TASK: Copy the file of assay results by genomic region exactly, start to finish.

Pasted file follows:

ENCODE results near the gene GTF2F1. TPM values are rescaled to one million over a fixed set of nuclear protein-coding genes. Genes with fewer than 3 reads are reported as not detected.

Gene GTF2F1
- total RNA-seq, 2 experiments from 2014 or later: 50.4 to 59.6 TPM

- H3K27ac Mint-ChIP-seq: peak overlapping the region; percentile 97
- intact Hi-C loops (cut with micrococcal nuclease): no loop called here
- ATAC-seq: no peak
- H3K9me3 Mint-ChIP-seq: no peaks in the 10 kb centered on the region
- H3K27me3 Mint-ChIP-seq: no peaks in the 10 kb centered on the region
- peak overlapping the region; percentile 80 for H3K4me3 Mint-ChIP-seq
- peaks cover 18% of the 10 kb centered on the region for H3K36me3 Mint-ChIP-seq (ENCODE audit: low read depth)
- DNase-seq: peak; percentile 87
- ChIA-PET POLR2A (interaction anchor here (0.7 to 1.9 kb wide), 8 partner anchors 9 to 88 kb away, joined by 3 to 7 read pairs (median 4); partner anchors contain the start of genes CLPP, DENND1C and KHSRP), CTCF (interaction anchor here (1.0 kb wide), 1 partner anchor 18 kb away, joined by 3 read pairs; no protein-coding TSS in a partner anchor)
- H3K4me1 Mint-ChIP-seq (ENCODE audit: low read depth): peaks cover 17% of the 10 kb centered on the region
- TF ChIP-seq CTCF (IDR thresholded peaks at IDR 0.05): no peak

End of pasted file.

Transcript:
ENCODE results near the gene GTF2F1. TPM values are rescaled to one million over a fixed set of nuclear protein-coding genes. Genes with fewer than 3 reads are reported as not detected.

Gene GTF2F1
- total RNA-seq, 2 experiments from 2014 or later: 50.4 to 59.6 TPM

- H3K27ac Mint-ChIP-seq: peak overlapping the region; percentile 97
- intact Hi-C loops (cut with micrococcal nuclease): no loop called here
- ATAC-seq: no peak
- H3K9me3 Mint-ChIP-seq: no peaks in the 10 kb centered on the region
- H3K27me3 Mint-ChIP-seq: no peaks in the 10 kb centered on the region
- peak overlapping the region; percentile 80 for H3K4me3 Mint-ChIP-seq
- peaks cover 18% of the 10 kb centered on the region for H3K36me3 Mint-ChIP-seq (ENCODE audit: low read depth)
- DNase-seq: peak; percentile 87
- ChIA-PET POLR2A (interaction anchor here (0.7 to 1.9 kb wide), 8 partner anchors 9 to 88 kb away, joined by 3 to 7 read pairs (median 4); partner anchors contain the start of genes CLPP, DENND1C and KHSRP), CTCF (interaction anchor here (1.0 kb wide), 1 partner anchor 18 kb away, joined by 3 read pairs; no protein-coding TSS in a partner anchor)
- H3K4me1 Mint-ChIP-seq (ENCODE audit: low read depth): peaks cover 17% of the 10 kb centered on the region
- TF ChIP-seq CTCF (IDR thresholded peaks at IDR 0.05): no peak